foutu(e) (foo-tew) adjective
1. damned, ruined, done for
2. kaput, worn out, shot (exhausted)
3. capable (elle est foutue de le faire = she's very capable of doing it)
Warning! today's word is slang and not appropriate for all social situations (!!!)
être mal foutu(e) = to be unattractive
être bien foutu(e) = to have a good body
Have another foutu(e) expression or definition or example? There are many (some unpublishable, here...) Please share it with us here, in the comments box!
Notre réservoir d'eau est foutu! Our water reservoir is shot!
A Day in a French Life... by Kristin Espinasse
My 16-year-old is acting odd again. The other night he appeared in the kitchen... avec un bouquet de fleurs sauvage!
Max's floral apparition stopped me in my scattered tracks. I stared at the bunch of wildflowers—make that "the bunch with THE wildflower". Turns out Max had uprooted a large green bush which sported a single orange souci. I recognised the bush, which grows—or grew—beside the kids' trampoline. (I quite liked it there, the flower bush; it had served as a modest camouflage to the unsightly jumping apparatus!)
As clumps of earth fell to the kitchen floor, bursting on contact, I tried to maintain a look of enthusiasm. "Oh... wow... Thank you, Max..." I couldn't help but wonder, to what did I owe this honor? Why, all of a sudden, was my teenager rewarding me? Could he sense the pressure his parents have been under?...
(By the way last time he offered me flowers, he was a toothless 8-year-old, as seen here:)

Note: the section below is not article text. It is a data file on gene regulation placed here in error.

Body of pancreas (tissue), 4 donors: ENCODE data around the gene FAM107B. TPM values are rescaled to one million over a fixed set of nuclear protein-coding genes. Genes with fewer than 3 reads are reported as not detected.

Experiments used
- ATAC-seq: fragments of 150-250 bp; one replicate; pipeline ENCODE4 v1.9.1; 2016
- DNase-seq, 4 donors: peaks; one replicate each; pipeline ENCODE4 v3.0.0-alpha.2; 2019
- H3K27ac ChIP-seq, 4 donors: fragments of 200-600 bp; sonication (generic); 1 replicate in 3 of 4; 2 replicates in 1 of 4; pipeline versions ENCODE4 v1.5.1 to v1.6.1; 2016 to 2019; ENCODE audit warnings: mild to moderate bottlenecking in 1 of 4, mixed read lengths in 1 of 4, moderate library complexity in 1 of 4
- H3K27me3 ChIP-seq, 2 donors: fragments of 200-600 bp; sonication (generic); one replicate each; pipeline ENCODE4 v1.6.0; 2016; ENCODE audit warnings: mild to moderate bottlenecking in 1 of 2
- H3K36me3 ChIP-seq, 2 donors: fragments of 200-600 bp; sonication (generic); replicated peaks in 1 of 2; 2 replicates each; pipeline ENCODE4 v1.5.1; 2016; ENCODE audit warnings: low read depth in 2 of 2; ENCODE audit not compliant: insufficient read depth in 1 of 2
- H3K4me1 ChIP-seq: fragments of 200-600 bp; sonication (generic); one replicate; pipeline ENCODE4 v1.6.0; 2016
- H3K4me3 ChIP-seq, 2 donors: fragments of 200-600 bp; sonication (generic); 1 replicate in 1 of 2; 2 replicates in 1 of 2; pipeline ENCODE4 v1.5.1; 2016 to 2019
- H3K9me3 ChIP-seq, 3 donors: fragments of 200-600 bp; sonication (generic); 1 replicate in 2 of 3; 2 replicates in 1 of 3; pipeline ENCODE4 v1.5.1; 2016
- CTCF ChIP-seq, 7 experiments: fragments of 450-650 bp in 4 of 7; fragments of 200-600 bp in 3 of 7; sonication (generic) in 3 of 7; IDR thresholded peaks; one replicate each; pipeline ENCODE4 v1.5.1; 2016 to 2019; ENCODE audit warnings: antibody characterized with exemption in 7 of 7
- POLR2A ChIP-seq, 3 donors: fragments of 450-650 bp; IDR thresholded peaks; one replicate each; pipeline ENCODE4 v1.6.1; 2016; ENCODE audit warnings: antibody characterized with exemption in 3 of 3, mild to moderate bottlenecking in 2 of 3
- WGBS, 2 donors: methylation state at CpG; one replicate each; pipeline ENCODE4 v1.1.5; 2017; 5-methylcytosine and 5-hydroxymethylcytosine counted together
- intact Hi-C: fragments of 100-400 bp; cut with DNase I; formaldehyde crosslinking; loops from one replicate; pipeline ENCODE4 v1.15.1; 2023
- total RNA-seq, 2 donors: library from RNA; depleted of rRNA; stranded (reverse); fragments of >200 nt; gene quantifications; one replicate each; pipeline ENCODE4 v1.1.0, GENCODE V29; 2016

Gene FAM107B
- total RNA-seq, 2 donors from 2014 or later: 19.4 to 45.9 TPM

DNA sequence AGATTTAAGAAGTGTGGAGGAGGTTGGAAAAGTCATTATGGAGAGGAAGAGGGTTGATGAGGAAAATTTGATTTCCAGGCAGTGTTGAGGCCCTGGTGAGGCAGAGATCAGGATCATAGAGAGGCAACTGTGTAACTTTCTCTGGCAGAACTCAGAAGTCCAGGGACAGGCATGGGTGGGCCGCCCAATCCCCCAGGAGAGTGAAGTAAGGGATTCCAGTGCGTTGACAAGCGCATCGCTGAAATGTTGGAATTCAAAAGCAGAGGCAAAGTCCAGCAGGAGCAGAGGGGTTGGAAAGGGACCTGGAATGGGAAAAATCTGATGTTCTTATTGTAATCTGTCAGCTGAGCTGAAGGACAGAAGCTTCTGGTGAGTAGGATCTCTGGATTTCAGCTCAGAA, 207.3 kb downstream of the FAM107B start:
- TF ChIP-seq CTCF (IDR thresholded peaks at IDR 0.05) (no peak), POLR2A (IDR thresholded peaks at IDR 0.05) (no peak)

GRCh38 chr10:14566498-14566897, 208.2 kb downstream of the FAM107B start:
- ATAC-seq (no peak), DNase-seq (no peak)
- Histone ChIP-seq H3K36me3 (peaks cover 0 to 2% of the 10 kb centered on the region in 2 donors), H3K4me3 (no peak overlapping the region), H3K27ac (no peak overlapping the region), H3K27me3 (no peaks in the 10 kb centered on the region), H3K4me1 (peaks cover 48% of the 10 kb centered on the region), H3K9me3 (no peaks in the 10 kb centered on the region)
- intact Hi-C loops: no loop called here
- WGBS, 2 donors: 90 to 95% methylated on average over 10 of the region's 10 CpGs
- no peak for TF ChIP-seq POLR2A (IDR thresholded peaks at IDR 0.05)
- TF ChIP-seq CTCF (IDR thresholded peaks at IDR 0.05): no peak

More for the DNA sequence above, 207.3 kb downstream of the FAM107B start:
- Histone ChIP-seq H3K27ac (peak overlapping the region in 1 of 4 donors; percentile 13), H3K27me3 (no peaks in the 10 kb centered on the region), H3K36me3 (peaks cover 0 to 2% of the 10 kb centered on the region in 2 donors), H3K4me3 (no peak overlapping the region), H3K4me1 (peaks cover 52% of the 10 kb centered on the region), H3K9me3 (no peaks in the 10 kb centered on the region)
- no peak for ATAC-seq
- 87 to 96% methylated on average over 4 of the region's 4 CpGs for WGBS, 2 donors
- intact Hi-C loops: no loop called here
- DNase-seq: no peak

I forced myself to focus on the crumbling cadeau, though I was distracted with concern. It wasn't the uprooting of the buisson camoufleur that upset me. No, my inner turmoil was the result of a recent household calamity: our water tank had just burst, leaving us sans eau. Max's offering came at a comically inconvenient time! Accepting my son's gift meant I would have to give up some of the precious water we had collected, in buckets and containers strewn about our house. I looked over to the comptoir, where 5 bottles of water (a lifesaver from Dirt Diva Malou) came into view. How much would it take to nourish this little fleur and its family of feuilles affamées? And what about our thirsty family?
In the end I did what any mother would do, and shot from the heart: I shot right over to the dwindling water supply and began to pour out enough eau précieuse to sustain that flower bush. Well, that was my noble plan, anyway. The survivalist in me had other ideas, and I watched, avec tristesse, as she snapped off a portion of the flower bush and tucked it into a small vase—a shot glass, actually—with just enough water to hydrate the little souci flower. Voilà, one less souci...
Max did not appear vexé. I watched as he trotted off, taking the stairs two by two. Before he disappeared into the cage d'escalier, I caught a glimpse of the ear-to-ear smile. He looked satisfied, downright high on that feeling that comes from spontaneous giving.
My eyes returned to the countertop, over which a sinkful of dishes had stretched.... I looked over to the empty and dry casserole, on the stovetop. Nearby, a box of pasta rested unopened. Now if only our water tank would be as giving as our generous teenager.
Word Study: one of the words in today's story has two meanings, both of which were exercised in the essay. This word was also featured in two different posts:
le souci = worry (read the worry story here)
le souci = flower (read the flower story here)
le souci = marigold flower
la cage d'escalier = stairwell
... Help! I didn't have time to finish the vocab section, as I had to hurry off to pick-up the kids from school. Would some of you like to find and define the French vocabulary in this story? Please share the words and definitions in the comments box only (no need to send them to me, better to post them for all to see!). Click here to add a word and definition to the comments box.
Time Machine. Chief Grape and I, a handful of years ago (Paris, 2005... at Willy's Wine Bar).
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